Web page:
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Yours Sincerely... "Trusted Voice"

The Mindmap library at Biggerplate.com was recently invited by Mindjet to become one their recognised "Trusted Voices". This invitation was one of 14 apparently sent out to those who have demonstrated "dedication to the mapping community" and helped "champion the mapping way of life".

The concept of publicly recognising/identifying respected sources of content is not a new one (in broader marketing terms) and in fact, is actually what the majority of Social Media activity is based upon these days. Strangely though this invitation leaves us feeling rather underwhelmed, as it seems to be lacking a degree of clarity around what the "Trusted Voice" community is supposed to represent, and why/how mindjet intend to engage with them. Perhaps Mindjet have clarity in their minds, but they have not necessarily communicated this in a manner that paticularly enthuses me. For example; why does the Trusted Voice badge (offered as an incentive to join) click through to the generic homepage on the Mindjet website? Surely it could/should direct people to a dedicated page explaining who the Trusted Voices are and why they have been chosen? Surely this is the information people are likely to be seeking when they click the badge? Maybe this is on the way, but I imagine this would have made the prospect a far more appealing one for the 14 people initially invited...

Interestingly, there does not (as yet) appear to have been a single twitter tweet or blog post from Mindjet about any of their newly named trusted voices. And yet mindjet have just gained a more prominent and visible link to their website (through the badge) on several of the most visited mapping-focused sites on the internet, not to mention the associated blog posts and tweets by the individals who have accepted their invitation. The net result seems to be distinctly weighted in Mindjet's favour at this point... Many of these websites are already regularly visited due to the work they do (independently of Mindjet) to promote themselves, but what all of them would surely appreciate is a much greater effort by Mindjet to direct people to them from the minute an individual downloads a trial or purchases a licence? Or even expresses a passing interest in the product...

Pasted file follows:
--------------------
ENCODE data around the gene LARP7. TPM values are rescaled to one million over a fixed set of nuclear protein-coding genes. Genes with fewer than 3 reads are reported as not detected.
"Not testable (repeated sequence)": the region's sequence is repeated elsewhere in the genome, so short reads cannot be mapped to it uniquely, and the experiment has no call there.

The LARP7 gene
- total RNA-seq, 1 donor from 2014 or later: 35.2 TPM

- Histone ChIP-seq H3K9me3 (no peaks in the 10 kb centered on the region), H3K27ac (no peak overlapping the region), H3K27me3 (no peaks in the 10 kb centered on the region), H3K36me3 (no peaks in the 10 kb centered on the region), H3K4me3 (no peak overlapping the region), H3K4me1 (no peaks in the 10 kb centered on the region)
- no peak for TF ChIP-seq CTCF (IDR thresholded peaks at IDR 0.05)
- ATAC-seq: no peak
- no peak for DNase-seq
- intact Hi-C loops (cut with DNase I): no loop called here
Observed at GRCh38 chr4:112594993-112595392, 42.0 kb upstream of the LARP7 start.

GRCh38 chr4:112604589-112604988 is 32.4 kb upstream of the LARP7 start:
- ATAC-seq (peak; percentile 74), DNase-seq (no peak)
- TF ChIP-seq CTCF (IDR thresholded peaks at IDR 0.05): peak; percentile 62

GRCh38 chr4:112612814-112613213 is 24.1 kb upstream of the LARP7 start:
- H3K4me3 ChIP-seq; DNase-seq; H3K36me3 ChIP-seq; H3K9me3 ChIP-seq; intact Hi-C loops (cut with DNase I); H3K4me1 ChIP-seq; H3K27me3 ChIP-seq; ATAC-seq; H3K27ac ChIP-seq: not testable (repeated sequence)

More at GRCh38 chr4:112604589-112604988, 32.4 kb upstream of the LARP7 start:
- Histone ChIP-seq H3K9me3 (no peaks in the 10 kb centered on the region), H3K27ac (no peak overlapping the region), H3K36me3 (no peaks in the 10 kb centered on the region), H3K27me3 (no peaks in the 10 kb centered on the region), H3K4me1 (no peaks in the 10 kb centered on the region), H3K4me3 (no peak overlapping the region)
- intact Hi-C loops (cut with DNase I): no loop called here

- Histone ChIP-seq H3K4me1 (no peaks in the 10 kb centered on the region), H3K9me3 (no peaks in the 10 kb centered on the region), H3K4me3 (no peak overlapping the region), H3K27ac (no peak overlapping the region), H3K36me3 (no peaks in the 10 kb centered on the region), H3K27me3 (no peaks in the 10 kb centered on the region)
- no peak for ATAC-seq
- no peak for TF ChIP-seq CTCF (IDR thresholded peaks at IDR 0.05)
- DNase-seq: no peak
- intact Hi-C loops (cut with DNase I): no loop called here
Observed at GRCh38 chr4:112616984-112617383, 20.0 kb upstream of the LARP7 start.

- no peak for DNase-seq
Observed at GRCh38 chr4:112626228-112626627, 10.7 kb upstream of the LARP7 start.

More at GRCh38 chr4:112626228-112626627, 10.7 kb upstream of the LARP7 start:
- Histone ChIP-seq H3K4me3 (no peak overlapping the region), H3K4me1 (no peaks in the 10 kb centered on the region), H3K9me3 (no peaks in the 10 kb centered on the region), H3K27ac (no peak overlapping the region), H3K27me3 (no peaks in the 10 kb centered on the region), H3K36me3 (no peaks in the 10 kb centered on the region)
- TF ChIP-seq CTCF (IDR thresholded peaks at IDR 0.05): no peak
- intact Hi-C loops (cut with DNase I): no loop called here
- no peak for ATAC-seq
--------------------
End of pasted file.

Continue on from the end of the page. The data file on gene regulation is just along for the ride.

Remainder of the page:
Since launching the mindmap libary at Biggerplate.com in January 2008 I would estimate that we have had only a couple of blog posts written specifically about us on the Mindjet blog, and the contribution of mindmaps to the library from Mindjet themselves has been minimal over that time, with the notable exception of a couple of great contributions from Michael Deutch. This seems strange, given that our site probably represents one of the (if not the) largest (and most active) communities of Mindmanager users online, with over 10,700 members and growing. If the clients we work with at Biggerplate Consulting had the opportunity to engage with such a captive and targeted audience and were not taking advantage of it, we would probably be screaming at them! For example, I wonder how many of our 10,000+ users are using MM 6 or 7? I would suggest at least a thousand. And, I wonder how many of them might be convinced to purchase an upgrade to MM8 once aware of the new features and benefits? One would imagine a significant number. Yet engagement with this community or Biggerplate, even on the most basic level, is minimal. Again, if our clients were presented with such an opportunity, you can be sure they would be making the most of it! Even if we had to beat them with a stick to do so (please note, Biggerplate Consulting do not beat clients with sticks).